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Analyzing the Extent and Influence of Occupational Licensing on the Labor Market

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  • Morris M. Kleiner

    (University of Minnesota and NBER)

  • Alan B. Krueger

    (Princeton University)

Abstract

This study examines the extent and influence of occupational licensing in the U.S. using a specially designed national labor force survey. Specifically, we provide new ways of measuring occupational licensing and consider what types of regulatory requirements and what level of government oversight contribute to wage gains and variability. Estimates from the survey indicated that 35 percent of employees were either licensed or certified by the government, and that 29 percent were fully licensed. Another 3 percent stated that all who worked in their job would eventually be required to be certified or licensed, bringing the total that are or eventually must be licensed or certified by government to 38 percent. We find that licensing is associated with about 18 percent higher wages, but the effect of governmental certification on pay is much smaller. Licensing by larger political jurisdictions is associated with the higher wage gains relative to only local licensing. We find little association between licensing and the variance of wages, in contrast to unions. Overall, our results show that occupational licensing is an important labor market phenomenon that can be measured in labor force surveys.

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Bibliographic Info

Paper provided by Princeton University, Department of Economics, Center for Economic Policy Studies. in its series Working Papers with number 1178.

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Date of creation: Aug 2009
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Handle: RePEc:pri:cepsud:191krueger

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Related research

Keywords: occupational licensing; United States; Labor force; wage variance;

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References

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  1. Joseph G. Altonji & Todd E. Elder & Christopher R. Taber, 2005. "Selection on Observed and Unobserved Variables: Assessing the Effectiveness of Catholic Schools," Journal of Political Economy, University of Chicago Press, vol. 113(1), pages 151-184, February.
  2. Morris M. Kleiner & Alan B. Krueger, 2008. "The Prevalence and Effects of Occupational Licensing," Working Papers 1069, Princeton University, Department of Economics, Industrial Relations Section..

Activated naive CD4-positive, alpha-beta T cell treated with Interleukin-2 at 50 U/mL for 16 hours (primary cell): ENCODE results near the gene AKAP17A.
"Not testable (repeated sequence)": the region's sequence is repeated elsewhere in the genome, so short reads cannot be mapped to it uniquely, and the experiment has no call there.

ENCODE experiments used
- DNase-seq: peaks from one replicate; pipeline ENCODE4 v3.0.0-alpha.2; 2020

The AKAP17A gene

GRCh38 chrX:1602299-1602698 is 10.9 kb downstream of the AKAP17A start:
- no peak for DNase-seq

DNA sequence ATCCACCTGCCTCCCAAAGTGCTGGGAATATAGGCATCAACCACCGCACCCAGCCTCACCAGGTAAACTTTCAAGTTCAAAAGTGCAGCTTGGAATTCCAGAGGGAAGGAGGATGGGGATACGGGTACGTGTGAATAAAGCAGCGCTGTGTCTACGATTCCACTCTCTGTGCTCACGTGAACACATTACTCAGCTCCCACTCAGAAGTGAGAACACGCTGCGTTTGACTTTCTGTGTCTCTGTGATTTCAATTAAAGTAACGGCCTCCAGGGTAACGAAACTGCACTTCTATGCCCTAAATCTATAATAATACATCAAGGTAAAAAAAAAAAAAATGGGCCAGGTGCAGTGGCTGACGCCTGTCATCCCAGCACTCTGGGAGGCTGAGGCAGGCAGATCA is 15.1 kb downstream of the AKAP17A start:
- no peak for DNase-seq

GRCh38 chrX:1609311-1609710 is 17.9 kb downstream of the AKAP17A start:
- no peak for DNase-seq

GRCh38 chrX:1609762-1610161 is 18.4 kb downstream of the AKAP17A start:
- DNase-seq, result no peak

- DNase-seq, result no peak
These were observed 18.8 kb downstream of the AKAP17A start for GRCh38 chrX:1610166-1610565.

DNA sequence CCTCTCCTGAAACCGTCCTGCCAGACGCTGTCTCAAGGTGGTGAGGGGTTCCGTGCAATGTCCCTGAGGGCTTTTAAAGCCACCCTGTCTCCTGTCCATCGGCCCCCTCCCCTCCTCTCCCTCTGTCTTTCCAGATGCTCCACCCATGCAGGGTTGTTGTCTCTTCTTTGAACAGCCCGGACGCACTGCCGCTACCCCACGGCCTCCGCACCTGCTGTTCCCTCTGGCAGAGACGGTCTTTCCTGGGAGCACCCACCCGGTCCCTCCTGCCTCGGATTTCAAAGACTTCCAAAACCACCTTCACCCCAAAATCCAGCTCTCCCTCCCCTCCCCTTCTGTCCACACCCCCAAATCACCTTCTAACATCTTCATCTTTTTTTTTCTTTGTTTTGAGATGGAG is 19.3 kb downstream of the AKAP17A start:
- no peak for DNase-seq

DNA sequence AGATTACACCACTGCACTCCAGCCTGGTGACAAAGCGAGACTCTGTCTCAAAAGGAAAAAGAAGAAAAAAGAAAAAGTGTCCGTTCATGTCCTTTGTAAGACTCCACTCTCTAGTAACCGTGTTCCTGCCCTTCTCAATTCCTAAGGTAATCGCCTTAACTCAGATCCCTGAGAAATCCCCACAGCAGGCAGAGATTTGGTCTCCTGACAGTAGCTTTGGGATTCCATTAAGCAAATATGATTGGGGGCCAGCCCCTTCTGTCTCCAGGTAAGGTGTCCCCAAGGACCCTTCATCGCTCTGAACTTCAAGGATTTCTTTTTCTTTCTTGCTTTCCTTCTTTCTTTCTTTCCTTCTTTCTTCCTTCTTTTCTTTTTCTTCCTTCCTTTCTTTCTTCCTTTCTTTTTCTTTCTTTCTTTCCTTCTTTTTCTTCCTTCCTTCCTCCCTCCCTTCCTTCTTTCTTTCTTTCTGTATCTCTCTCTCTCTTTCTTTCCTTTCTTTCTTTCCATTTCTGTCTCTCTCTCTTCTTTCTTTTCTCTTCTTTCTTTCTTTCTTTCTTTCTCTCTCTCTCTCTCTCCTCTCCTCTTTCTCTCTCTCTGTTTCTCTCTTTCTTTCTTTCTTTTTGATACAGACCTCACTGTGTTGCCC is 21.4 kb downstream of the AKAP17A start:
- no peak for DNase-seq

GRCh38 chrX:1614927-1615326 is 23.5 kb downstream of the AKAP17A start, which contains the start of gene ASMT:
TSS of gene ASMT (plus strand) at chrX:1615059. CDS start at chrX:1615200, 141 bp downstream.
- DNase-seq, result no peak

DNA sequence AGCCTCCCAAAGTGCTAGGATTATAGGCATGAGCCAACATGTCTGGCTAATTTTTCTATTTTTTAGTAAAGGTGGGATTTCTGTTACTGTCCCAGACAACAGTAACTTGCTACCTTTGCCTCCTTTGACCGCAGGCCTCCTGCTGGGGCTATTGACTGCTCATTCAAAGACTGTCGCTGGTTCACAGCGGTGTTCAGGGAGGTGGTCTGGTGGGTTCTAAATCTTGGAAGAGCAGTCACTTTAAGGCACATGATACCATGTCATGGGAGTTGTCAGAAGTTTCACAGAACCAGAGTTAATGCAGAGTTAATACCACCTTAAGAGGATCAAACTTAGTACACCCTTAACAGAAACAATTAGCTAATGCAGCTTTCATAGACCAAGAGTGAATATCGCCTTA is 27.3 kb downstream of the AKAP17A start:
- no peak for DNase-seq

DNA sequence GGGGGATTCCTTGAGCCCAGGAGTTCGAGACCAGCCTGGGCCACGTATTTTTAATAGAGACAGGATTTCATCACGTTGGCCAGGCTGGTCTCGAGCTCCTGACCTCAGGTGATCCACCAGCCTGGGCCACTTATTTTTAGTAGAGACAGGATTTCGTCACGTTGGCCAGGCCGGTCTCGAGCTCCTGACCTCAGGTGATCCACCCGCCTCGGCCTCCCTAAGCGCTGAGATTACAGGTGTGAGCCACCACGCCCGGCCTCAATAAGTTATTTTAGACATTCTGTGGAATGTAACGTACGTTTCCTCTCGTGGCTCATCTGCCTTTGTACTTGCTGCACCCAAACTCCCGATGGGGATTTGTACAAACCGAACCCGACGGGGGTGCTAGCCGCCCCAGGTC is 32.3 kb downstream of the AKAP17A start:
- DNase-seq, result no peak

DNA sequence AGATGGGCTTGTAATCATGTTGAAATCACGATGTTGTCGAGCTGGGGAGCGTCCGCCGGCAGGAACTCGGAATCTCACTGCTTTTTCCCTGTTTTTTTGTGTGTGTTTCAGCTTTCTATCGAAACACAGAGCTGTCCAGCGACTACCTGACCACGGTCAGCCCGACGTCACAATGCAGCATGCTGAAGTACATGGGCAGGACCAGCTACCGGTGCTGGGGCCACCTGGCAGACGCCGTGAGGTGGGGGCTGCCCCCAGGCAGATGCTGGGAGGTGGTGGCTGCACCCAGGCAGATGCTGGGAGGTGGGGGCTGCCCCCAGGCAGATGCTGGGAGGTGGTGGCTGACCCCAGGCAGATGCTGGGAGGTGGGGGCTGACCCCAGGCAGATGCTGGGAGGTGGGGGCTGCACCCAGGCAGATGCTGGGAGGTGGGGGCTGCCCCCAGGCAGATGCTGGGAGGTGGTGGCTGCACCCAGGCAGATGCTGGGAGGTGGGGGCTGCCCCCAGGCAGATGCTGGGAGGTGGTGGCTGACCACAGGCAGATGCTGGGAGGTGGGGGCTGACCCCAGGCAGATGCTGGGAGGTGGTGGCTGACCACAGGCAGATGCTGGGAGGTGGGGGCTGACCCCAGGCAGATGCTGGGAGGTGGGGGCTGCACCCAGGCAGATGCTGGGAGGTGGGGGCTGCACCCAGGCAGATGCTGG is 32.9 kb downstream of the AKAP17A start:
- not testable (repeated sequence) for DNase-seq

3. Maurizi, Alex, 1974. "Occupational Licensing and the Public Interest," Journal of Political Economy, University of Chicago Press, vol. 82(2), pages 399-413, Part I, M.
  4. Shapiro, Carl, 1986. "Investment, Moral Hazard, and Occupational Licensing," Review of Economic Studies, Wiley Blackwell, vol. 53(5), pages 843-62, October.
  5. Milton Friedman & Simon Kuznets, 1954. "Income from Independent Professional Practice," NBER Books, National Bureau of Economic Research, Inc, number frie54-1, October.
  6. Card, David, 1996. "The Effect of Unions on the Structure of Wages: A Longitudinal Analysis," Econometrica, Econometric Society, vol. 64(4), pages 957-79, July.
  7. Mario Pagliero, 2010. "Licensing Exam Difficulty and Entry Salaries in the US Market for Lawyers," British Journal of Industrial Relations, London School of Economics, vol. 48(4), pages 726-739, December.
  8. Richard B. Freeman, 1982. "Union wage practices and wage dispersion within establishments," Industrial and Labor Relations Review, ILR Review, Cornell University, ILR School, vol. 36(1), pages 3-21, October.
  9. Kleiner, Morris M & Kudrle, Robert T, 2000. "Does Regulation Affect Economic Outcomes? The Case of Dentistry," Journal of Law and Economics, University of Chicago Press, vol. 43(2), pages 547-82, October.
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Blog mentions

As found by EconAcademics.org, the blog aggregator for Economics research:
  1. Social-Democratic Feudalism and Its Upper Paleolithic Impetus
    by Daniel B. Klein in cato unbound on 2010-12-20 19:58:27
  2. Occupational licensing: NZ Edition
    by Eric Crampton in Offsetting Behaviour on 2014-04-08 19:00:00
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Cited by:
  1. Mario Pagliero, 2007. "The Impact of Potential Labor Supply on Licensing Exam Difficulty," Carlo Alberto Notebooks 53, Collegio Carlo Alberto, revised 2013.
  2. Morris M. Kleiner & Charles Wheelan, 2010. "Occupational Licensing Matters: Wages, Quality and Social Costs," CESifo DICE Report, Ifo Institute for Economic Research at the University of Munich, vol. 8(3), pages 29-33, October.
  3. Cecilia Elena Rouse, 2013. "Comment on "A Pollution Theory of Discrimination: Male and Female Differences in Occupations and Earnings"," NBER Chapters, in: Human Capital in History: The American Record National Bureau of Economic Research, Inc.

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